Creative Leadership

How to Keep Your Organization’s Transition from Being Disruptive

Years ago I read an interview with retail executive Philip Schoonover on managing the turnaround. In the article he lists “5 Tips” on managing a turnaround, and when I read them, I realized immediately that they could apply to most of the non-profit or religious organizations going through various transitions today.

For some, it’s the transition to a second generation leader, for others it’s moving from a publically known or famous leader to an unknown leader, and for others, it’s simply the desire to re-brand. Whatever transition you face, Schoonover’s ideas are worth the read. I’ve added my take specifically for non-profits and faith-based organizations after each one:

1) Listen to employees. The best strategies come from the bottom up, not the top down. Far too many churches, ministries, and non-profits are managed from the top down, and that limits creativity, innovation, and experience. Listen to the people on the front lines and learn what’s working and what isn’t. I’ve written before that “culture is more important than vision.” Create a listening culture in your organization and you’ll be amazed at what you’ll discover.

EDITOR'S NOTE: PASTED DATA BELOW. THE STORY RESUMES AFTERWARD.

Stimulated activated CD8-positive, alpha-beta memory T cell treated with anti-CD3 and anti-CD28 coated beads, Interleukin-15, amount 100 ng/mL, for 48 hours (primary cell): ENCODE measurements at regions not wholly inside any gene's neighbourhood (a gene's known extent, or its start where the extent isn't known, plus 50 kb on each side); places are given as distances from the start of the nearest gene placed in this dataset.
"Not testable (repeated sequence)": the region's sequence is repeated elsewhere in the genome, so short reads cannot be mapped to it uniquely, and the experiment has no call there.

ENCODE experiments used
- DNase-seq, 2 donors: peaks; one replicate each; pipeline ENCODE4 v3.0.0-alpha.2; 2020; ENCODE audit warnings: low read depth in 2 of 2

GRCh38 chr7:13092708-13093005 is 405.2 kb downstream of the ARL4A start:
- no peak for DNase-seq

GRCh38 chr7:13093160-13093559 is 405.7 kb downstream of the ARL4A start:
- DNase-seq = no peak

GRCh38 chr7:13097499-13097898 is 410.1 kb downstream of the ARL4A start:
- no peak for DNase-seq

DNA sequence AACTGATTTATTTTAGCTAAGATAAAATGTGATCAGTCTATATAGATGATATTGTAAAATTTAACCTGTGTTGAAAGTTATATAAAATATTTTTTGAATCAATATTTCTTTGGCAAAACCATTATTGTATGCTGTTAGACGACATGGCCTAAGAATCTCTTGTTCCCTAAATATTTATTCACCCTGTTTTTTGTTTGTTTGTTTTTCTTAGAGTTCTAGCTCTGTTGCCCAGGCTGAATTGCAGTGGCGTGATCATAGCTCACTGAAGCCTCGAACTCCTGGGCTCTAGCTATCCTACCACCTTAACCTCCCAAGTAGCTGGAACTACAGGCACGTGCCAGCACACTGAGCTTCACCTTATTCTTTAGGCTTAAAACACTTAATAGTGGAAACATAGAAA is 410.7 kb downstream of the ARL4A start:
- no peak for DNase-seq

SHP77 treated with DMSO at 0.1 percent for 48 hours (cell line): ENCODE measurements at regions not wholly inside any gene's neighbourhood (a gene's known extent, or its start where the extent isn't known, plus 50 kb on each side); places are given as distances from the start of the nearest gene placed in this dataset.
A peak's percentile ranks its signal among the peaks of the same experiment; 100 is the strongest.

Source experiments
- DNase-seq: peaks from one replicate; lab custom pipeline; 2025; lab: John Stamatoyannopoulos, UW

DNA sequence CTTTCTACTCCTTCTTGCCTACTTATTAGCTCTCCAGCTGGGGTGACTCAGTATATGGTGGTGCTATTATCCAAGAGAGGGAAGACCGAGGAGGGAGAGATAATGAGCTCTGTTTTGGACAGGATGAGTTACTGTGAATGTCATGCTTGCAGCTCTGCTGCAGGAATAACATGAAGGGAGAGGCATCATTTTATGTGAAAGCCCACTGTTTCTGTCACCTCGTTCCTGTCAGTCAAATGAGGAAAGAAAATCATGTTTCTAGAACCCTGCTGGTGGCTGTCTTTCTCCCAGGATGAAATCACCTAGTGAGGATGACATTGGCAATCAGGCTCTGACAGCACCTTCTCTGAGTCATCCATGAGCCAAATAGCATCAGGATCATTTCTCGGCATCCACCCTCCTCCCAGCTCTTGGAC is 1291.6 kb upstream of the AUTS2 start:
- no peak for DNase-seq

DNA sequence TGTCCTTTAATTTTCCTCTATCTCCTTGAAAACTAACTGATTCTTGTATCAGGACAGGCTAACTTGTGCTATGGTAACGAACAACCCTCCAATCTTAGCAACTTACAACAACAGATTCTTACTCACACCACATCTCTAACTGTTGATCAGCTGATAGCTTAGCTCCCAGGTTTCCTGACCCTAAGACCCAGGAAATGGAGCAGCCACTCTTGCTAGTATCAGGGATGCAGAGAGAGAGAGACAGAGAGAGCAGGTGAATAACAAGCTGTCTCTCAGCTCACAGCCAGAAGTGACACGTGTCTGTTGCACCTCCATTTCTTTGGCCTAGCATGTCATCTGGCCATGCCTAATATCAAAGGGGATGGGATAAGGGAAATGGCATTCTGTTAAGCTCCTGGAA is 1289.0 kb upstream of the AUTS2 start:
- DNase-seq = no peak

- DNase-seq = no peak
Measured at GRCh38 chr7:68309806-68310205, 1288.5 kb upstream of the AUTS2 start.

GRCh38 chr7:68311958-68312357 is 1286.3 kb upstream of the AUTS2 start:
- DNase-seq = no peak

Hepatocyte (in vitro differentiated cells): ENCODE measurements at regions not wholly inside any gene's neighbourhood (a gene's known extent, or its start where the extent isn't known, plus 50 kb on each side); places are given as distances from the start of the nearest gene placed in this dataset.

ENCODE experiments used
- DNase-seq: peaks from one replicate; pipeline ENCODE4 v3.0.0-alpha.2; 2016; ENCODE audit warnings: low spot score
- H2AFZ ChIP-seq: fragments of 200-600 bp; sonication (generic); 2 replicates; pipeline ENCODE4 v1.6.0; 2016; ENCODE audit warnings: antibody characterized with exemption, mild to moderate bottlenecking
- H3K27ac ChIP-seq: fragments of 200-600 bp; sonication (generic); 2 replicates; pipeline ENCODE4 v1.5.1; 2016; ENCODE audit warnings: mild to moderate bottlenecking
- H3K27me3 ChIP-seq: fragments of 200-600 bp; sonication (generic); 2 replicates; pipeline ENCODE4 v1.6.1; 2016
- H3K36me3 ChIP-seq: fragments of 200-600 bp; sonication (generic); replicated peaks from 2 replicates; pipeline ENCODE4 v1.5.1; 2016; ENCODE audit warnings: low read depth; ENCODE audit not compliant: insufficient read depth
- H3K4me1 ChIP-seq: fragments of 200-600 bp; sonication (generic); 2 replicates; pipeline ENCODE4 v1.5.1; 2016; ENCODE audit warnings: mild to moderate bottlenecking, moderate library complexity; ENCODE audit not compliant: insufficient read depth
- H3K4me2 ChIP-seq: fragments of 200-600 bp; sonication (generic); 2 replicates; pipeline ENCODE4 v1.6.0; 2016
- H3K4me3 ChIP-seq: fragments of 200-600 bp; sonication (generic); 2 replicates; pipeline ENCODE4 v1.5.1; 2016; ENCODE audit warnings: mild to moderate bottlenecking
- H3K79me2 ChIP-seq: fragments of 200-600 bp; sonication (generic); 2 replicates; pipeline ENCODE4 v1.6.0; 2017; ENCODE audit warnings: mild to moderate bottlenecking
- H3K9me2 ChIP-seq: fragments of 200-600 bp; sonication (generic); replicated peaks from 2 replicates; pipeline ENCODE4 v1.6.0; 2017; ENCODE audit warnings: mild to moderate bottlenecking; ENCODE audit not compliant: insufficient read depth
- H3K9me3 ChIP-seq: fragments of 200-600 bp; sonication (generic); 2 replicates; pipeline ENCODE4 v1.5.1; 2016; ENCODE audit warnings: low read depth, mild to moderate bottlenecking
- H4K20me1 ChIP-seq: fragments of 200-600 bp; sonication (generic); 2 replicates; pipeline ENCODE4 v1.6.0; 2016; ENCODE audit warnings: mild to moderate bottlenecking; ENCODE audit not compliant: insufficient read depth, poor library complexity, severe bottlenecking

2) Refresh management. Different stages of a turnaround require different skill sets. In the non-profit and religious world, too many organizations are paralyzed because of the wrong management team. In this case, “wrong” doesn’t necessarily mean “bad” or “incompetent” but it means “wrong skill set.” Typically, first generation management teams are great at executing, because the first generation leaders were driven, opinionated leaders. But send generation leaders are more team oriented, listen better, and understand technology. So you need to surround them with a management team that compliments that style.

Remember Jim Collins in “Good to Great?” It’s not just getting the right people on the bus, it’s getting them in the right seats. The management team that got you here, may not be the team that takes you to the next level.

3) Embrace your heritage. Play to and upgrade your company’s historic strengths. What core business are you in? How did you get here? In my book “Unique: Telling Your Story in the Age of Brands and Social Media” I talk about the critical importance of understanding your founding story, and making it a key part of the company mythology. People love the story of how companies got started. For instance with Pastor Joel Osteen, Lakewood Church in Houston was started by his father John in an abandoned feed store on Mother’s Day 1959.

We built a model of that original feed store and set it in the lobby of Lakewood for years, reminding people of their humble beginning. We also re-created scenes from that original Sunday service on film and used it over and over again in video presentations and TV programming. It has always been an inspiration for the congregation.

4) Protect the future. A CEO must make decisions that protect the company after a turnaround. Keep the big picture in mind. Change sometimes hurts, but it’s better to keep the organization healthy than to limp along trying to make everybody happy. Don’t be afraid to make the tough decisions.